The demand for single-family rentals is surging as a result of record-high home prices and Millennial household formation. Saddled with student debt and entering their child-rearing years, many Millennials simply can’t afford to own a home but crave the additional living space that often comes with a detached home.
Direct-to-investor real estate investment platform Fundrise announced last week that they had closed a $300 million credit facility with Goldman Sachs to bankroll the construction of nearly half a billion dollars worth of new single-family rentals across the Sunbelt.
These new communities would be investor-owned as Fundrise is a collective of 150,000 individuals who have invested over $1 billion to acquire more than 300 properties. The online platform allows users to invest as little as $500 to build a portfolio and tap into the once-exclusive private real estate market.
“Thanks to our technology, investors on Fundrise are able to reap the benefits of some of the most sought-after institutional investments in the world,” said Fundrise Co-Founder and CEO Ben Miller.
“As Fundrise continues to grow into one of the largest real estate investment platforms in the world, securing financing from high-quality financial institutions globally will allow us to continue to provide our investors with the highest quality investments possible.”
Fundrise currently owns both residential and commercial properties including single-family and multi-family rentals, for-sale housing, hotels, retail space and office buildings. Having identified a lack of inventory in the single-family rental market, the startup has partnered with six of the country’s largest homebuilders to ramp up supply and meet the growing demand.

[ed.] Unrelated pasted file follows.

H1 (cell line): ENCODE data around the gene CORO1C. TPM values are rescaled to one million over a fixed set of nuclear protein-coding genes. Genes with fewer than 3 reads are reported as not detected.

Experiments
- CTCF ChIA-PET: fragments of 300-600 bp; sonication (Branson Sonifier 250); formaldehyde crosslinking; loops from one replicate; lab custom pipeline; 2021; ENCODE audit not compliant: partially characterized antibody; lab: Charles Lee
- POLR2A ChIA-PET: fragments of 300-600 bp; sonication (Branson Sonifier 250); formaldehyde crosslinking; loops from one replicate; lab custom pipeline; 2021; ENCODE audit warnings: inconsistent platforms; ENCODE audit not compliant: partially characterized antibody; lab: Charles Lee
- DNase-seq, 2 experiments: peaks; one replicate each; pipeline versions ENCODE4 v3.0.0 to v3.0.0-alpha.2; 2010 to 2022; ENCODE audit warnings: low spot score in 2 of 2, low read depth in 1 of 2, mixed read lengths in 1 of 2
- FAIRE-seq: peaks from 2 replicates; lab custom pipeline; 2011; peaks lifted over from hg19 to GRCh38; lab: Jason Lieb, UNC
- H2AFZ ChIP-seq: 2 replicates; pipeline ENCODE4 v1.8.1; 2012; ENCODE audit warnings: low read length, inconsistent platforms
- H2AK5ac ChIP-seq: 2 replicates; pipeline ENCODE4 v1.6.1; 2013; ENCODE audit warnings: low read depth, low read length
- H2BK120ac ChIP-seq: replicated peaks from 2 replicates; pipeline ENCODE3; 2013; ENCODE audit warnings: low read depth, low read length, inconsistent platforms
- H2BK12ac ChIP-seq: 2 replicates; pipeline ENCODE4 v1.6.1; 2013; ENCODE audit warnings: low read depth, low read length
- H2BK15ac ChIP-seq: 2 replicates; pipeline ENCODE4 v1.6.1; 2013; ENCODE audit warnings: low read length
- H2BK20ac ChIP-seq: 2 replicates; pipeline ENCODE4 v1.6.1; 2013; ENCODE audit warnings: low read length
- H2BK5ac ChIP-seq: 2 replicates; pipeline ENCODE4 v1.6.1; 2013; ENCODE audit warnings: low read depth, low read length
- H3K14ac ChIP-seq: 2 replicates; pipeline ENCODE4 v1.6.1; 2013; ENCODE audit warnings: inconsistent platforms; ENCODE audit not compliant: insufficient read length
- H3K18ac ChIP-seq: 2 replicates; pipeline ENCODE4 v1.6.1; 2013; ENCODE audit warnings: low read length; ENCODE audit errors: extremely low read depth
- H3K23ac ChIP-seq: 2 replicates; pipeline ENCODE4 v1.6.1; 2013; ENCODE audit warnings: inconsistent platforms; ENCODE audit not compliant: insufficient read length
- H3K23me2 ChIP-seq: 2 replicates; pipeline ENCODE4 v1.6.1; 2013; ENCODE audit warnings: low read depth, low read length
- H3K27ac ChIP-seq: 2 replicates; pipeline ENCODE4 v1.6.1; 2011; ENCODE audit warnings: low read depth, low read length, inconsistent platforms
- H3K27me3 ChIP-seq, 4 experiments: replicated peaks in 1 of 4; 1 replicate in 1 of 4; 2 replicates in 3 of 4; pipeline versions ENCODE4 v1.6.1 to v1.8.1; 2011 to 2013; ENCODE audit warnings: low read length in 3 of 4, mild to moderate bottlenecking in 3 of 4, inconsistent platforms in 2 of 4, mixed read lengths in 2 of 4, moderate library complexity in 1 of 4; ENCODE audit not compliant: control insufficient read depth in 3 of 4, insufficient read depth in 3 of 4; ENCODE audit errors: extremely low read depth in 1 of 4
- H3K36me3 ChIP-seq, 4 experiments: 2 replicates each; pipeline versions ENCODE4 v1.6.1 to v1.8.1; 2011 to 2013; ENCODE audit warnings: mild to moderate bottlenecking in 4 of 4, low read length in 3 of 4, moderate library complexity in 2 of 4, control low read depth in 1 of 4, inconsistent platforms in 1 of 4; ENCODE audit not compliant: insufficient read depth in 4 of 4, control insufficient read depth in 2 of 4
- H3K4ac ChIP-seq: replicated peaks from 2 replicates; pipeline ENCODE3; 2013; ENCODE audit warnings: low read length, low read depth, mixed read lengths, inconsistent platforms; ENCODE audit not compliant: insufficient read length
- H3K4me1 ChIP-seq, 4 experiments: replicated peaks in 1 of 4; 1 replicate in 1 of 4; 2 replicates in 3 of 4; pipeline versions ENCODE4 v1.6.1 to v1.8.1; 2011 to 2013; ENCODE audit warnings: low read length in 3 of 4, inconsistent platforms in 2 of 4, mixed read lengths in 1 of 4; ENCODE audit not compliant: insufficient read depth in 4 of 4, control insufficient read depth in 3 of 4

In December, Fundrise placed a winning $32.3 million bid to acquire Amber Pines at Fosters Ridge, a 124-unit single-family rental community built by D.R. Horton in Conroe, Texas. Located about 40 miles outside of Houston, the development offers many of the same perks as a for-sale community like onsite amenities, attached garages and private backyards.
An article from The Wall Street Journal noted that D.R. Horton raked in about twice as much cash as it typically would from selling homes to individual buyers. Critics have argued that the proliferation of single-family rental communities could make it harder for first-time buyers to enter the market as for-sale properties get snatched up by all-cash corporate buyers.
A recent press release called the acquisition of Amber Pines at Fosters Ridge “the first of many large-scale initiatives planned in the near term to scale [Fundrise] operations across several key markets.”